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The new Hyundai Santa Fe is equipped with the most sophisticated backseat child monitoring system currently used by any automaker.

If there’s one benefit from the cold wave sweeping across much of the country this week, it’s the chance it will reduce the risk of children dying due to being left in hot cars. So far this year, 52 kids have died in such instances, a number that has rapidly approached last year’s record with the five deaths reported in October.

“It is unconscionable that we continue to allow this to happen when it could be fixed … with technology that is already available,” Amber Rollins, the director of the nonprofit KidsAndCars.org told TheDetroitBureau.com.

A handful of automakers have already taken steps to address the problem, with two automotive trade groups, the Alliance of Automobile Manufacturers and the Association of Global Automakers, promising that virtually all vehicles sold in the U.S. will feature basic protection systems by 2025. But advocates like Rollins say the industry proposal falls well short of what’s needed and lament that what they see as a more effective solution remains bottled up in Congress.

(Automakers offer possible solutions as child heatstroke deaths rise)

They point out that, even with the addition of basic reminder systems on a number of vehicles sold by General Motors, Nissan and Subaru, the number of children who have died after being left in hot cars has continued to increase in recent years, hitting a record 54 last year.

The Hyundai system (shared with Kia) puts a visual alert on the instrument panel but also will sound the car’s horn and even send text and e-mail alerts.

There have been some high-profile cases, such as one involving Justin Ross Harris, a Georgia father convicted in December 2016, and sentenced to life without parole for purposely leaving his 22-month-old son Cooper to die in a hot vehicle. But, said Rollins, “Very few of the deaths involve intentional child endangerment, where parents willingly leave kids in a hot car.”

“Nine out of 10 times,” she added, “this is happening to wonderful, well-educated parents. Most of the time, it is an unintentional thing. With parents racing around and fatigued, they may be completely unaware they are leaving their child behind.”

One reason for the increase during the last few decades, according to experts, is that parents have been encouraged to move child safety seats from the front to the back seat. And, with toddlers typically in rear-facing restraints, it’s easy to miss a child if you’re running late for work or an appointment and have forgotten to drop them off at school, daycare or with another caregiver.

Experts warn that while rear-facing child seats are effective in crashes, they can make it easier for a harried parent to forget their child is still in the vehicle.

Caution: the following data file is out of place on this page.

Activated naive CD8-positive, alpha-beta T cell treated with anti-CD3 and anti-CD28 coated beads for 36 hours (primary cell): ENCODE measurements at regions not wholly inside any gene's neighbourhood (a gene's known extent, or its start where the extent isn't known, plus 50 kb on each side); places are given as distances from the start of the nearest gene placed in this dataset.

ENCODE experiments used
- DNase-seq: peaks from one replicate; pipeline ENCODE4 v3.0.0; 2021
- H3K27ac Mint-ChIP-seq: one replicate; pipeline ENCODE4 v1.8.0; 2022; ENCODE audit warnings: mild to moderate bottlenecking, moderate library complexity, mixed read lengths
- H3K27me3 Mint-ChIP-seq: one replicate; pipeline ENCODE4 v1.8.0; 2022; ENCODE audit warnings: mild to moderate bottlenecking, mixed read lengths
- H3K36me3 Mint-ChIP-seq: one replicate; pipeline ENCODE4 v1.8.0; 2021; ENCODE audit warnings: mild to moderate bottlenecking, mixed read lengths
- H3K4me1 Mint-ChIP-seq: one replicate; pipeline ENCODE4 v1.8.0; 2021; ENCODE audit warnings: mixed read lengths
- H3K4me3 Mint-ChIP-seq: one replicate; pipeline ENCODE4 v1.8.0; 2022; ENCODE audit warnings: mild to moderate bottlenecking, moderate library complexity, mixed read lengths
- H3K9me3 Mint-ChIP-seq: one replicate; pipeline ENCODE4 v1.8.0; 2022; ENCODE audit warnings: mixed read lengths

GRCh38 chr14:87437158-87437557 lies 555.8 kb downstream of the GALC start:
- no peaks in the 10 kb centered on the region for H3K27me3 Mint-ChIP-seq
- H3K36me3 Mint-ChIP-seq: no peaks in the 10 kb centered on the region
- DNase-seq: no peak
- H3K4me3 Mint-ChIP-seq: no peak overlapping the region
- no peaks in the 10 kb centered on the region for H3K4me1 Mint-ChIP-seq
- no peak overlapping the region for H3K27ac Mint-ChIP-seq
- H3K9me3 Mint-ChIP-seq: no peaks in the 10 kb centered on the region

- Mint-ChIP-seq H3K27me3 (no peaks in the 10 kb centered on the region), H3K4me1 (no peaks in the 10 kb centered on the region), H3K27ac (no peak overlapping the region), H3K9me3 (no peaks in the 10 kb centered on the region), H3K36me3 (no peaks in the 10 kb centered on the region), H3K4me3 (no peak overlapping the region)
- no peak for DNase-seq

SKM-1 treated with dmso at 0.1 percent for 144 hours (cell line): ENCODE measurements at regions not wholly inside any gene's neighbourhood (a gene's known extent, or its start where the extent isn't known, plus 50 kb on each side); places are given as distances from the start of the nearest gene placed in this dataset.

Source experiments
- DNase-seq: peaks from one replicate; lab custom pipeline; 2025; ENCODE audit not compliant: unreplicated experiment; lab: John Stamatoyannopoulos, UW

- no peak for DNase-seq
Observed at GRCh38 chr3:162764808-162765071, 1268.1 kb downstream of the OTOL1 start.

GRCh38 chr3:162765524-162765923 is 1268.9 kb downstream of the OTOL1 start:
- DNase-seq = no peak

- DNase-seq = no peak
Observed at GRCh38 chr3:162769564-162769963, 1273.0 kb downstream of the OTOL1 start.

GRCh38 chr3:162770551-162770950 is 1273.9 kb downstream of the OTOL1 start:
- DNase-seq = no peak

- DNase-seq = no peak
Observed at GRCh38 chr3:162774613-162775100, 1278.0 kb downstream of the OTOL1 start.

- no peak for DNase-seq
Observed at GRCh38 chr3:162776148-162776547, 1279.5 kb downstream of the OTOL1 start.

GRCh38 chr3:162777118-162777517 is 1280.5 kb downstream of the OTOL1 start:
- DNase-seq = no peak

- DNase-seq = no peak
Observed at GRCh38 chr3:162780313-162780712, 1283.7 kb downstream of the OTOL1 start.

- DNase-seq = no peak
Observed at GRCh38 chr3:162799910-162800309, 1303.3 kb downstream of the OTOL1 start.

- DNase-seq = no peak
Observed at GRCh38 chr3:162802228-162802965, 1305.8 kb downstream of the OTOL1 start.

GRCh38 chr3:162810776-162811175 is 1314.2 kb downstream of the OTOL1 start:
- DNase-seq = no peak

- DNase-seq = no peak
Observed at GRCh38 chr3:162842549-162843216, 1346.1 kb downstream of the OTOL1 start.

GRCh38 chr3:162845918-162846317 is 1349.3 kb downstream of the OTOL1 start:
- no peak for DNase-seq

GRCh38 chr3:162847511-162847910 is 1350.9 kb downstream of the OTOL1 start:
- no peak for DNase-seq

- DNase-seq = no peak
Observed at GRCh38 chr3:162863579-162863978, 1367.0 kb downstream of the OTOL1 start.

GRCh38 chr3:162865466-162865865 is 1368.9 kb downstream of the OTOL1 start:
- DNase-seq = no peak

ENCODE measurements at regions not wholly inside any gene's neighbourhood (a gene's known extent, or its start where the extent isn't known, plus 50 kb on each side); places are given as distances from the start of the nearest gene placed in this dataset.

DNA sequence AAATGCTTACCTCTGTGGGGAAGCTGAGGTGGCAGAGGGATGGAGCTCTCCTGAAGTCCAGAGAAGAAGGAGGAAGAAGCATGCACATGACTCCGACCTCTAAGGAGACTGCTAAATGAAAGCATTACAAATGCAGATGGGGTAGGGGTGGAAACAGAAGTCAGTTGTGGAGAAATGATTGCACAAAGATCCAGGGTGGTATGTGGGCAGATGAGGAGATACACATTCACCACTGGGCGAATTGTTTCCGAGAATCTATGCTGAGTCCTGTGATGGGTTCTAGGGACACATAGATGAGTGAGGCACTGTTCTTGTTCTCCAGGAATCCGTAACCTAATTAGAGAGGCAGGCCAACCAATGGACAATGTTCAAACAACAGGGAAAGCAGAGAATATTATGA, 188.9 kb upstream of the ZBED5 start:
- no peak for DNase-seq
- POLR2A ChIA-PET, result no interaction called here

GM, Nissan and Subaru have all taken steps to give parents a nudge installing on some of their products reminder systems triggered when a back door is opened before the vehicle is started. When it’s later shut off, such systems will sound an alert and flash a warning on the instrument panel to see if something – or someone – may have been left behind.

But such technology isn’t foolproof, Rollins and other child advocates note. The warning may be disabled if, for example, a parent stops for gas or some other errand along the way and then restarts the car without again opening a back door.

(Nissan rear door alert aims to prevent child heatstroke deaths)

A more advanced warning system, however, has been launched by Hyundai and its Korean sibling Kia. Several vehicles, including the latest-generation Santa Fe sport-utility vehicle, are equipped not only with back door monitors but also with motion sensors built into the backseat headliner. If the ultrasonic system detects motion – which could also be triggered by a pet – it will honk the horn on and off for 25 seconds. If the vehicle isn’t unlocked and the rear door then opened, it will repeat the warning. And the system also can be configured to send a text or e-mail alert.

GM introduced the rear seat reminder first on its GMC Acadia model.

Emily Thomas, Ph.D., Consumer Reports’ automotive safety engineer, said in an article the magazine published about the Hyundai/Kia system that it may not detect suitable movements or the breathing motions of a small child asleep in the vehicle.

Nonetheless, Thomas called it a significant improvement. “Hyundai’s two-stage warning system—which uses door logic as well as an ultrasonic motion sensor located in the ceiling behind the rear seat—is a step above what other automakers are offering, based on our evaluation,” she said.

Technology like the two Korean manufacturers have introduced would be mandated under the Hot Cars Act, HR 3593, now being considered by the House of Representatives. Less advanced rear door sequencing technology is written into a similar Senate bill, SB 1601. It is far from certain that Congress will be able to come up with a compromise and pass a bill this year, Capitol Hill observers have warned.

For its part, the National Highway Traffic Safety Administration said in a statement that it “prioritizes education because, even if reliable and accurate child heatstroke prevention technology were available and installed on every new car today, it would not address the issue for the vast majority of the driving public for many years.”

Experts like Rollins note that they have been trying to educate parents and other caregivers about the problem for years but the death toll has continued to rise.

(Look back to eliminate deaths of kids left in cars)

And so, without introducing more effective – and readily available – technology into new vehicles, advocates contend, still more children will die in hot cars, even those driven by the best of parents.

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